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January 21 will mark a year since the Women’s March took its boots-to-the-ground activism to Washington D.C. The crowds, who fought back against the threats of a new Trump administration that threatened civil rights, was full of millions of women, especially Black women.

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Tamika Mallory, co-chair of last year’s historic protest and co-president of the Women’s March board, knew the chance to raise a chorus of voices against inequality was real.

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“The women’s march has provided an opportunity for women to understand our collective power and to understand that the more public we are, the more we have an opportunity to bring our issues to the forefront,” Mallory recently said to USA Today.

Now, one year later, women will once again descend around the country to fight in several cities including New York City and Los Angeles on the January 20-21 weekend. But just how meaningful is this year’s event for Black women?

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Here are five reasons why African-American female activists are standing up:

Political Power

Women’s March organizers will launch a national voter registration tour this year. The Power to the Polls event, taking place in Las Vegas, will call attention to Nevada as a battleground state in the 2018 election cycle, Mallory said.

The event also highlights the fact that polling places have already been a place for Black women to make a difference. Doug Jones was elected to the senate after a powerful showing of African-Americans ladies at the polls in Alabama. This voting bloc has proved its importance to swaying elections, a phenomenon that speaks to its political power.

Potential Elections Of Black Women

The Power to the Polls effort will “help elect more women and progressive candidates in congressional, gubernatorial and local elections nationwide,” Mallory explained. Potentially, more Black female candidates may make it on the ballot. There have already been the historical elections of Democrat senator Kamala Harris and Atlanta Mayor Keisha Lance Bottoms that proved that #BlackExcellence reaches the top of the political ladder.

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Trump Takedown

The need to force president Trump’s impeachment has grown, especially within many activist communities. Several of Trump’s policies, including repealing The Affordable Care Act, have threatened the lives of Black women over the past year.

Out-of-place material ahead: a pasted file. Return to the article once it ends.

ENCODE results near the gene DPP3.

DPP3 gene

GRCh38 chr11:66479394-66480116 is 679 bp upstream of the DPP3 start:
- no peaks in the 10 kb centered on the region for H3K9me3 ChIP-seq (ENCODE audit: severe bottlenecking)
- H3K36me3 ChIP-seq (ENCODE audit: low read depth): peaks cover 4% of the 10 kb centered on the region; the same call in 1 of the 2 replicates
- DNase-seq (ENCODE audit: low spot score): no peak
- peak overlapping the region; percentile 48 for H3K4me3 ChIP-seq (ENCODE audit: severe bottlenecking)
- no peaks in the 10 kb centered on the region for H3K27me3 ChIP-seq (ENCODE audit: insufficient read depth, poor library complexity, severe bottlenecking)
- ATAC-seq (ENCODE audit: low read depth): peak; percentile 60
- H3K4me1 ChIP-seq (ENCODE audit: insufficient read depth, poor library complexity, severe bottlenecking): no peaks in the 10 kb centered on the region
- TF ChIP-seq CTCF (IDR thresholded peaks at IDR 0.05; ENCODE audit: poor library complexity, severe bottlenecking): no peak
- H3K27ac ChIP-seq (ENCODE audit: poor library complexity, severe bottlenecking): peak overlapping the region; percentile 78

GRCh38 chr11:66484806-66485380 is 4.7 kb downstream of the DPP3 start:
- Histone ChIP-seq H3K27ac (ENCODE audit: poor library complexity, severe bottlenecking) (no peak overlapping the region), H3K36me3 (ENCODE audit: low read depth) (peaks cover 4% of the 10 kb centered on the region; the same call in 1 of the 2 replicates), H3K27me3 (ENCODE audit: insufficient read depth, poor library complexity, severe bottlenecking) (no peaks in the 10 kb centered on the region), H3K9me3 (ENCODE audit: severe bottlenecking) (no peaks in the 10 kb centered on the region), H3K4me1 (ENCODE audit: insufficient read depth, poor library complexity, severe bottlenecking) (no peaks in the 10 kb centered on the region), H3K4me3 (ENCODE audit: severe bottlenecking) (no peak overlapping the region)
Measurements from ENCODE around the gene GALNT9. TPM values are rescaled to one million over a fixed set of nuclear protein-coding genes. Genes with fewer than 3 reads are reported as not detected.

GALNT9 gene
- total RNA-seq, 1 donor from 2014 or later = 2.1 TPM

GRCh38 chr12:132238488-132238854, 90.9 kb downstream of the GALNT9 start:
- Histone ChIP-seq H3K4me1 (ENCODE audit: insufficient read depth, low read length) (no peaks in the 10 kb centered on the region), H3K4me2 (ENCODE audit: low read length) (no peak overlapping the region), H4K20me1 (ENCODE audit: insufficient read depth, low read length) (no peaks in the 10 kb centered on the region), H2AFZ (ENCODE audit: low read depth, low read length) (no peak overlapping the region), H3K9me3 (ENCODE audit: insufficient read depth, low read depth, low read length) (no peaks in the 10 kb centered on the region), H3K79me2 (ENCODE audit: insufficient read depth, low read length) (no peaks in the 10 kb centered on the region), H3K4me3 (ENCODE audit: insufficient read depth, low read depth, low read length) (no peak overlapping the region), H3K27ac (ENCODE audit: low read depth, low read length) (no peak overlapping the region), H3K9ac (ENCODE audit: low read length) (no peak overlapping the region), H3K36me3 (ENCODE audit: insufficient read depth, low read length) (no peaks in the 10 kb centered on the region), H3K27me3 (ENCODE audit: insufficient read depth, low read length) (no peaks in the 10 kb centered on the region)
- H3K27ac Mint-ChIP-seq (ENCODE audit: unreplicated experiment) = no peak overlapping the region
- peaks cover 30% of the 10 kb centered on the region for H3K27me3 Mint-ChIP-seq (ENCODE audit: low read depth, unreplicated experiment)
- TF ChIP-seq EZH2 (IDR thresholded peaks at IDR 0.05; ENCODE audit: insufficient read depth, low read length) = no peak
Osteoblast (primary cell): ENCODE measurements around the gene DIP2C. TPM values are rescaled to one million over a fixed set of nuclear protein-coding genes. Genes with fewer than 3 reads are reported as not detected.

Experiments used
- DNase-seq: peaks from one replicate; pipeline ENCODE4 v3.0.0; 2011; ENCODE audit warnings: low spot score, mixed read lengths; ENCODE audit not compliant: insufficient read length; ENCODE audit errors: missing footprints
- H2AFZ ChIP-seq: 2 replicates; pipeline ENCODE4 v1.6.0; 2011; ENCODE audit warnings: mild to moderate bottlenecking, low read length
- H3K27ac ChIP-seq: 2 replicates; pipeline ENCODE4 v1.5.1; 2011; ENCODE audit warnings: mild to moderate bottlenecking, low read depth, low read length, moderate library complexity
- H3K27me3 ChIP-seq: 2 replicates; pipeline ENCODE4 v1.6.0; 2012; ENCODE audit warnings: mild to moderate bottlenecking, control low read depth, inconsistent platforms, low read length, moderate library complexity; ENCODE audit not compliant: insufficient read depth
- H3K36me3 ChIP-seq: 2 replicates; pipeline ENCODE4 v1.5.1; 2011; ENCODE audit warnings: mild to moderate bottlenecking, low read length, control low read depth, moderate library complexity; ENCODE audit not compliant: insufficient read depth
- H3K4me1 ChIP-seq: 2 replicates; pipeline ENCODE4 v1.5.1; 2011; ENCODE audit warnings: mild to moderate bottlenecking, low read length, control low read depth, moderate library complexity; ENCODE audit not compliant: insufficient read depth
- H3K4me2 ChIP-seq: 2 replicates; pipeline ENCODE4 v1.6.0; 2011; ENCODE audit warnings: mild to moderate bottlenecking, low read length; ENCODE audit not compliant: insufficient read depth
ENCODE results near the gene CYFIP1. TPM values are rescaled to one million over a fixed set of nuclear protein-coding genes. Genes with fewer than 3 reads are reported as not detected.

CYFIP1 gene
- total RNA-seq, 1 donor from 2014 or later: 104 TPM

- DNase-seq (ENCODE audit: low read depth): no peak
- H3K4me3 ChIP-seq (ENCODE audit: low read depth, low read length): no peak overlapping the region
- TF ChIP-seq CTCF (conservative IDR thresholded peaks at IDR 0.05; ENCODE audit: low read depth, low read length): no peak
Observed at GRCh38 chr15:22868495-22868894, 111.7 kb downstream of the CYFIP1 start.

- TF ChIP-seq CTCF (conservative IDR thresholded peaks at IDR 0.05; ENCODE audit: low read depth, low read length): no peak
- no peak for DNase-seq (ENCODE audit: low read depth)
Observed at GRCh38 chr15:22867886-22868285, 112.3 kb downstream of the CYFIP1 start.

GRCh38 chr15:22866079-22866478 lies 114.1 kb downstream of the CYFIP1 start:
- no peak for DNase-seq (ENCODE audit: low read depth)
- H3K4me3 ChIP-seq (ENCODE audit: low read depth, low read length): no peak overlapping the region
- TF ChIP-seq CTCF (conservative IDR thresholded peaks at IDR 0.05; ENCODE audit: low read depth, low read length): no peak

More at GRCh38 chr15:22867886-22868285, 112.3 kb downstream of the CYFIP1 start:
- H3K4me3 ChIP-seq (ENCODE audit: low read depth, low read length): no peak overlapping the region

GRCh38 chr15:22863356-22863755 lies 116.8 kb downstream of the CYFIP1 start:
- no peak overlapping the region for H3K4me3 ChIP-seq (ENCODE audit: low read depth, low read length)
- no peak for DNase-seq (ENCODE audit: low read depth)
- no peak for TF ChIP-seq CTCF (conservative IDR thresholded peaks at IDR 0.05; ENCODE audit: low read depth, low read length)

“I think some people may even be more outraged today than they were last year,” Mallory said. “Think about it. Last year Donald Trump had not even been the president yet. He had not been in office at that point for any amount of time that would give people the ability to really see policies coming into place. … Over the last year we’ve been able to see how some of the rhetoric is turning into actual policies and procedures that impact communities that have already been struggling.”

Sexual Harassment Fight

The battle against sexual abuse and misconduct has been front and center for women, highlighted by the #MeToo and #TimesUp movements. Many activists are expected to keep fighting at this year’s Women’s March as part of a core set of principles upheld by event organizers and groups.

“Women have the right to live full and healthy lives, free of all forms of violence against our bodies,” reads one statement from the Woman’s March website’s guiding principles list, which also mentions that women, especially Black, have are often targeted by rape, human trafficking and other types of physical and sexual violence.

Trans Community Engagement

Groups participating in the women’s march want to improve their relationship with the Transgender community, especially important considering that a devastatingly high number of Black Trans women were been tragically murdered last year.

“Last year we learned, and throughout the year we learned, that there needs to be a greater focus on our relationship with the trans community,” Mallory explained, “and this year we are being very intentional about engaging the trans community and figuring out better ways to be a stronger partner.”

SOURCE: USA Today, Women’s March


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5 Reasons This Year’s Women’s March Is So Meaningful To Black Women  was originally published on